This week, we talk to Ilari Kaila, one of the six Composer Fellows, about his IC piece, Kellojen Kumarrus (The Bells Bow Down), and his musical career, in the lead up to one of Hong Kong’s most exciting events.
When did you first hear about the IC?
I heard about the project two years back and immediately applied. This was my second try. Everything about the program is inspiring. The artists we get to work with are outstanding, and I fully agree with the philosophy, on the importance of close collaboration between performers and composers. And, equally importantly, regarding the need to dedicate enough time for rehearsing a new work. Too often concerts are more about survival than about crafting the best possible performance. Especially with orchestras–you have two rehearsals, a dress rehearsal, and usually, if all goes well, the first successful run of your piece happens in front of the audience.
How important do you think being an active performer is in order to be a good composer?
I’d say that even more important than performing publicly is the ability to play an instrument on a professional level. Not to say that I want to claim there’s any one-size-fits-all description of what a composer should be like. But contemporary music often tends to be pretty abstract and alienated, and part of it has to do with this issue – composers lacking an understanding of the difference between punching notes into the computer versus real human beings expressing something with their instruments.
When did you realize you wanted to become a composer?
Ever since taking my very first piano lessons, I was always more interested in searching for interesting chords or new sounds on the instrument than practicing my homework. I vividly remember coming up with a chord progression that I was totally mesmerized by. The feeling back then was similar to what it still is these days–of making a discovery, rather than constructing something.
I started learning the piano at age 9, and like many kids, in my teens I stopped taking lessons. When I realized I wanted to be a composer, I was 17. Back then, arts universities in Finland still had a rule that, under certain circumstances and at the discretion of the entrance exam committee, an applicant could be accepted even without a high school diploma. So I dropped out of high school to concentrate on music, with the hope that I’d eventually get into the Sibelius Academy. At 19, I applied to the composition department there and was accepted. So luckily, taking the gamble paid off.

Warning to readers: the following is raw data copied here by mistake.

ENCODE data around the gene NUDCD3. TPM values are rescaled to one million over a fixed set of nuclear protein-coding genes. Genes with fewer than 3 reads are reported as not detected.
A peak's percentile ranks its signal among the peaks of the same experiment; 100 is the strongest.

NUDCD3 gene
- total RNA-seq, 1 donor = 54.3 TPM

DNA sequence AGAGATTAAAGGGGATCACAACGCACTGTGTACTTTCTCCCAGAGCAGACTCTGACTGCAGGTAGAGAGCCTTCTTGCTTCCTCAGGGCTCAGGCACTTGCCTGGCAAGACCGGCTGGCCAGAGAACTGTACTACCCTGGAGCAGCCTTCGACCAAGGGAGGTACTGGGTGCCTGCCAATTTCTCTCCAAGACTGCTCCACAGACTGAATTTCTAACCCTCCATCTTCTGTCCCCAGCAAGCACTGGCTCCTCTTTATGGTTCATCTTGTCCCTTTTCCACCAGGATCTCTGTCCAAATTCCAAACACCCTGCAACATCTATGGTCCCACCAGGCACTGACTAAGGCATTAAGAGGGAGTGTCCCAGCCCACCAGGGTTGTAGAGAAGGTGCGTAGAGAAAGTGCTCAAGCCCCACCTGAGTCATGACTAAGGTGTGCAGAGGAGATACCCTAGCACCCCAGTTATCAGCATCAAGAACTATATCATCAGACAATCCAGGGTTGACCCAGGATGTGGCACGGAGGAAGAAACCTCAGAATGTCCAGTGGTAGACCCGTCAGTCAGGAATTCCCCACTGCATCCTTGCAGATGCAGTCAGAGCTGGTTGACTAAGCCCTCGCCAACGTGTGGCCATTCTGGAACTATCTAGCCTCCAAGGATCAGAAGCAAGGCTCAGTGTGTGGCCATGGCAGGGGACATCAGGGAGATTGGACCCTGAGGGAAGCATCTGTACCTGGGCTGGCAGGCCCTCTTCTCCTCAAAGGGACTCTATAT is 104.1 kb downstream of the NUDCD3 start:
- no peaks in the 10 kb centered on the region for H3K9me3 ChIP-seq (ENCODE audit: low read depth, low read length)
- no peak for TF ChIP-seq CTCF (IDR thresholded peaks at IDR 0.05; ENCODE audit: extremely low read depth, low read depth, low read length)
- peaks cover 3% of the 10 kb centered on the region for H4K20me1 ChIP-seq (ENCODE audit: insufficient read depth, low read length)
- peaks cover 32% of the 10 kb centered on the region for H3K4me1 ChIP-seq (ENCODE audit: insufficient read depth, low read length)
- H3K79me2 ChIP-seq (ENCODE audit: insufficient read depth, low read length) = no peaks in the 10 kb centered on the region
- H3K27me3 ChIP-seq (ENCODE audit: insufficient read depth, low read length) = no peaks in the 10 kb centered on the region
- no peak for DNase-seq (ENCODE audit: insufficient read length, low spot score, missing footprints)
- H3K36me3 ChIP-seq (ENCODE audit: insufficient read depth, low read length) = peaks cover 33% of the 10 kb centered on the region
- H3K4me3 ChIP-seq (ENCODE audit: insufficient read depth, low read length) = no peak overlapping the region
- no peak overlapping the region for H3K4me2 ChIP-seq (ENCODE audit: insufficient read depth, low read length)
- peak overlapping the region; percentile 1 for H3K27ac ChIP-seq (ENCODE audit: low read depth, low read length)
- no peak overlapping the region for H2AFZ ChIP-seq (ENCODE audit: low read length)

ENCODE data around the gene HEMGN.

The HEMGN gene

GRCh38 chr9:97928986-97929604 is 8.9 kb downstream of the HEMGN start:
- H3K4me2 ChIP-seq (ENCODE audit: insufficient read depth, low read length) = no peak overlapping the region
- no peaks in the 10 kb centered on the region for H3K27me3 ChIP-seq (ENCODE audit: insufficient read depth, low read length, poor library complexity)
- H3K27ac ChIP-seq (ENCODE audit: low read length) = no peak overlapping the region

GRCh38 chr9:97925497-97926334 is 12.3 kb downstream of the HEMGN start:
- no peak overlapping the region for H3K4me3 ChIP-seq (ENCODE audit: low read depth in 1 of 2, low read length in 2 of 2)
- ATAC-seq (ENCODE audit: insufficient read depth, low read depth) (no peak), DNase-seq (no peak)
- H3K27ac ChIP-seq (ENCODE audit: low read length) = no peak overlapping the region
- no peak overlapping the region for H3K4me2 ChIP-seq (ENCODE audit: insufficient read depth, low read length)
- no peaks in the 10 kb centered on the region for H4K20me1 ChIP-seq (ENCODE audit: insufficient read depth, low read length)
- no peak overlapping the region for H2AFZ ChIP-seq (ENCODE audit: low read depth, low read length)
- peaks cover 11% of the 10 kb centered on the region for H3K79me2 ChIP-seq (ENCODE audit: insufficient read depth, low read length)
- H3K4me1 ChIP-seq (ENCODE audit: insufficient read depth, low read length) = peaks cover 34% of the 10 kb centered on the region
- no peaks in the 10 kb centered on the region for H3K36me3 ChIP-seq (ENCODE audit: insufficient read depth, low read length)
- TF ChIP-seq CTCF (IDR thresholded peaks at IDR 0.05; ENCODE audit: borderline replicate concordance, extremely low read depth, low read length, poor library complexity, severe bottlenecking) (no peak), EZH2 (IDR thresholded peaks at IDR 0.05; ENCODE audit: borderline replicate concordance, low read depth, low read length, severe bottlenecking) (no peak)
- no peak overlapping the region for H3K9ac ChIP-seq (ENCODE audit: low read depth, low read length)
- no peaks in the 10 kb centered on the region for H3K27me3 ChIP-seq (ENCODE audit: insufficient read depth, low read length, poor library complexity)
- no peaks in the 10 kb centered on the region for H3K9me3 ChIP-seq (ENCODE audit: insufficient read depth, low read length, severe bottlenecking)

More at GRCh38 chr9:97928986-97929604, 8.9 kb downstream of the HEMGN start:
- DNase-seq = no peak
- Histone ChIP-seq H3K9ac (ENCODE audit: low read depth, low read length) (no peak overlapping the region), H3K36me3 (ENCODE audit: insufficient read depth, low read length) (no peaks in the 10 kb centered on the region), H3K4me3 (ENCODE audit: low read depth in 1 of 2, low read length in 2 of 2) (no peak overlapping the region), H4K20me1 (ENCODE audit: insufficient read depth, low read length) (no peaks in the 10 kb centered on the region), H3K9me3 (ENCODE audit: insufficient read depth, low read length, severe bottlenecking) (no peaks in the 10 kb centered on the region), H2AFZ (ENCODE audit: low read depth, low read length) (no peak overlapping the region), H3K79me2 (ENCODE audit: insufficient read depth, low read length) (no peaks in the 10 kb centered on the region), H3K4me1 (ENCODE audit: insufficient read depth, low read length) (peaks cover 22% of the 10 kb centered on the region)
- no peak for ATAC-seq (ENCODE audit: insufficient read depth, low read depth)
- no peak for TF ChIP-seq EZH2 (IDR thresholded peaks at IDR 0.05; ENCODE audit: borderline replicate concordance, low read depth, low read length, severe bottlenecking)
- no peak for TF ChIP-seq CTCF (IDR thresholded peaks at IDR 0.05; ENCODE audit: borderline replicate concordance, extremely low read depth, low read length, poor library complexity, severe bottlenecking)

How do you find inspiration for your compositions?
I spend countless hours improvising on the piano. At some point, there’s a discovery of something striking, often a harmonic idea. And you keep exploring it at the piano or with pencil and paper, or both, listening to it, trying to figure out what it wants to do, how it wants to develop, what kind of form it suggests. And you kind of spin out the music from there. There are very contrasting phases in the process. When I’m systematically fleshing out or exploring the material, I sometimes like to sit in a coffee shop, and don’t mind people chattering around me or music blaring in the background.
Your piece – Kellojen Kumarrus (The Bells Bow Down) is dedicated to Hanna Sarvala. Who is Hanna?
Hanna was a wonderful pianist and a friend of mine, a kind, creative and eccentric person. We were part of the same very tightly knit group of friends studying at the Sibelius Academy. She passed away in a tragic accident in 2004. We held a concert in her memory. That prompted the impulse to write a piece in her memory.
Will it be hard to change a piece of music because it is so personal?
I hope to never write music that doesn’t feel personal. Any changes have to be true to the essence of the piece, of course, and make it stronger. But there are elements to Kellojen Kumarrus that I think lend themselves particularly well to being explored from new angles. For one, it already exists in two incarnations, the other being a concerto for piano and symphony orchestra. Its quasi-improvisatory cadenza gives the performers a lot of scope to try out new things. That passage has, in fact, been played in totally different ways by different players, and I look forward to trying something even more open-ended there.
What can audiences expect to hear from the piece?
I’ve never been able to write program notes because I have a hard time answering this question. Everyone will hear something different. I’m hesitant to influence their experience with words.